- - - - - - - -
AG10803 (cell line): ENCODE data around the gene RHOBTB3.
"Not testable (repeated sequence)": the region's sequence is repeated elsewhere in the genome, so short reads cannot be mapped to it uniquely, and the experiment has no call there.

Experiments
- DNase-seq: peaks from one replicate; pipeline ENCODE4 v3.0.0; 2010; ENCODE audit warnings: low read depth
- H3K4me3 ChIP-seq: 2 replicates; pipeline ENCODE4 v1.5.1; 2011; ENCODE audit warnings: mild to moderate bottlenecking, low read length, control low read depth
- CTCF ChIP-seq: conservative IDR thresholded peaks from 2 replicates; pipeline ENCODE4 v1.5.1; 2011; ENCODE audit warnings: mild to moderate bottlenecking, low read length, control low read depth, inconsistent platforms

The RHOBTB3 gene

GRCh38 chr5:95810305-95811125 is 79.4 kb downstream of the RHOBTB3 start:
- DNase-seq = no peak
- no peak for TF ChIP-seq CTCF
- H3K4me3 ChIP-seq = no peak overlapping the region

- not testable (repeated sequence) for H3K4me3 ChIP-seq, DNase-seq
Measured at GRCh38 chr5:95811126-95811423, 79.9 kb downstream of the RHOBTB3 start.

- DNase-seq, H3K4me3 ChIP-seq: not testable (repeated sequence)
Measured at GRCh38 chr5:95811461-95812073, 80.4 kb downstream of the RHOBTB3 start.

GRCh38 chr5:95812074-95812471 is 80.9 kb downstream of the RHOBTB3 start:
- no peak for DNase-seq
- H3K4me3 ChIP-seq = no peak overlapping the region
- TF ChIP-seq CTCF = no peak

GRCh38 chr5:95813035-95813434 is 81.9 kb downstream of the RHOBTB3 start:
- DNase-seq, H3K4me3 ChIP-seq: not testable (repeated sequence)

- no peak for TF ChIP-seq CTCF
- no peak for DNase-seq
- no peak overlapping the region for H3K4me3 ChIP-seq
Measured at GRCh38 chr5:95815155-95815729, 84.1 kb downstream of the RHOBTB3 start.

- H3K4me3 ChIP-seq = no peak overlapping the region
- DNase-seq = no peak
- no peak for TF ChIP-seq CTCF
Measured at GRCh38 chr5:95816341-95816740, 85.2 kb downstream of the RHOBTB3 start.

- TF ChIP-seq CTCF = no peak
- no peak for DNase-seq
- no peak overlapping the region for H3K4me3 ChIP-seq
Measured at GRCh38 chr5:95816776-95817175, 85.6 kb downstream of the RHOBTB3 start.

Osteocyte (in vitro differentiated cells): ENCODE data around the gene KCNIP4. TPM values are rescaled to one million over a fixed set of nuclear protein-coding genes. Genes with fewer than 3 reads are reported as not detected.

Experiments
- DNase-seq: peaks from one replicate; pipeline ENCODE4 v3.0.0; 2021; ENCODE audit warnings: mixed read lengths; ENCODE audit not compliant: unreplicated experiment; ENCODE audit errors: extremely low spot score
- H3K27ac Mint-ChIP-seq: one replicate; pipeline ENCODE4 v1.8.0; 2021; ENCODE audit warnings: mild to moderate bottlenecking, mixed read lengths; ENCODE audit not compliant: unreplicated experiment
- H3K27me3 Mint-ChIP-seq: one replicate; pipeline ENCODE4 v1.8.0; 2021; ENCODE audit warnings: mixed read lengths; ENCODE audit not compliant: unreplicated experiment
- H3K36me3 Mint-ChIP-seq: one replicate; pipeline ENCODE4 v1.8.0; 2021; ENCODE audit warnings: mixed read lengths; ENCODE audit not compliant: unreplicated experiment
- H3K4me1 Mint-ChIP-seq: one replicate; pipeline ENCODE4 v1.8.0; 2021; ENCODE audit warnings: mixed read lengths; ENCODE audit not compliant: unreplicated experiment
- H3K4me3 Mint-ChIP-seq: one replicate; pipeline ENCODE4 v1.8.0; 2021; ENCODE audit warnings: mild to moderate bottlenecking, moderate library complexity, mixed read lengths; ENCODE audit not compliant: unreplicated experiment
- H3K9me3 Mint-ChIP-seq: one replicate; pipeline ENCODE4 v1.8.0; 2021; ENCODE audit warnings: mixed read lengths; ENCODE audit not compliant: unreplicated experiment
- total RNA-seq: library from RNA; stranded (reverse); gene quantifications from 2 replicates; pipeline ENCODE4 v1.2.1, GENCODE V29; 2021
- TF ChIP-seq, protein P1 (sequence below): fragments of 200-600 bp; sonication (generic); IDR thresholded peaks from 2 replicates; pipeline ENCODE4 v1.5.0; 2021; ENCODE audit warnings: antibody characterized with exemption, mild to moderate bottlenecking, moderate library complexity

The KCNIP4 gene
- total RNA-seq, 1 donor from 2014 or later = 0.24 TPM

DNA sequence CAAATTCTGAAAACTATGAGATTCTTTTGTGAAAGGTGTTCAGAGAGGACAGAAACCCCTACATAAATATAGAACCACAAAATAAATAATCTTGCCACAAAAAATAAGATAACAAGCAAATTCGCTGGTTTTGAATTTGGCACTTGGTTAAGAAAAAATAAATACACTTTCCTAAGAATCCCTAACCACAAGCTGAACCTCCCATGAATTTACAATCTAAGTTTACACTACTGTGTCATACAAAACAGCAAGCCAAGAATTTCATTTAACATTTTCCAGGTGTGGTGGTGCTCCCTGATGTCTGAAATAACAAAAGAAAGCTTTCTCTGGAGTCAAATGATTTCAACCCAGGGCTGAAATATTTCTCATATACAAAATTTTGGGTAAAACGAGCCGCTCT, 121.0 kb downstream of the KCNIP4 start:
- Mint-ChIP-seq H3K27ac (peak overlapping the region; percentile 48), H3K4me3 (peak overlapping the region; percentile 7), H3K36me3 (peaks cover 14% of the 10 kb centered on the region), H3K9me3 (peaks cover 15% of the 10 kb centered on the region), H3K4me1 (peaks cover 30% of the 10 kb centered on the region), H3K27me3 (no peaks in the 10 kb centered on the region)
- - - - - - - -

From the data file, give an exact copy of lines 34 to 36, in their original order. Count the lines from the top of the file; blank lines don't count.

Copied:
Osteocyte (in vitro differentiated cells): ENCODE data around the gene KCNIP4. TPM values are rescaled to one million over a fixed set of nuclear protein-coding genes. Genes with fewer than 3 reads are reported as not detected.

Experiments
- DNase-seq: peaks from one replicate; pipeline ENCODE4 v3.0.0; 2021; ENCODE audit warnings: mixed read lengths; ENCODE audit not compliant: unreplicated experiment; ENCODE audit errors: extremely low spot score